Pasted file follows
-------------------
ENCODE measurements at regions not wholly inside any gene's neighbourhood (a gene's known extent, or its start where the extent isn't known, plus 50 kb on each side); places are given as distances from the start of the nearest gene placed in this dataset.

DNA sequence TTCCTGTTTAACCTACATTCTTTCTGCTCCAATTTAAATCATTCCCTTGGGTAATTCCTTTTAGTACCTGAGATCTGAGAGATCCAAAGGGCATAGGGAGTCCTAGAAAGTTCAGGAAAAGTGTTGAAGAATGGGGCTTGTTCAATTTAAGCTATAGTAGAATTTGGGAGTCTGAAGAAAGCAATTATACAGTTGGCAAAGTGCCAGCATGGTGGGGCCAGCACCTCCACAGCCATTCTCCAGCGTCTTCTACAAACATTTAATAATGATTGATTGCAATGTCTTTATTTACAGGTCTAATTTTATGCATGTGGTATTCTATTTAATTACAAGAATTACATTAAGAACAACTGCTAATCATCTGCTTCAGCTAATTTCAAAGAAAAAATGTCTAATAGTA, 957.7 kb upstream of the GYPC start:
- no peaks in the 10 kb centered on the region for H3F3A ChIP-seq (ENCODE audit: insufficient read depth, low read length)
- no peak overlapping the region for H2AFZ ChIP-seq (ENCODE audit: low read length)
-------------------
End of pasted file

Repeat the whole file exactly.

ENCODE measurements at regions not wholly inside any gene's neighbourhood (a gene's known extent, or its start where the extent isn't known, plus 50 kb on each side); places are given as distances from the start of the nearest gene placed in this dataset.

DNA sequence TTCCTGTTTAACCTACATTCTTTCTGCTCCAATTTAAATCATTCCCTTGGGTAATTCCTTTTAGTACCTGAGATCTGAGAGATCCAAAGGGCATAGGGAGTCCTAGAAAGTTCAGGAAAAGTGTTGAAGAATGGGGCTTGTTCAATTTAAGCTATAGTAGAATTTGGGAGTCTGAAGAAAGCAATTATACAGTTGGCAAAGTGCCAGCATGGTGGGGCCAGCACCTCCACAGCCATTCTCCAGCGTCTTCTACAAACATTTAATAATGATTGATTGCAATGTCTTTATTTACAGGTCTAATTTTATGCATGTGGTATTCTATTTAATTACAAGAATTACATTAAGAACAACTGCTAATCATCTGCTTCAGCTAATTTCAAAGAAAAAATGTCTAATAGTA, 957.7 kb upstream of the GYPC start:
- no peaks in the 10 kb centered on the region for H3F3A ChIP-seq (ENCODE audit: insufficient read depth, low read length)
- no peak overlapping the region for H2AFZ ChIP-seq (ENCODE audit: low read length)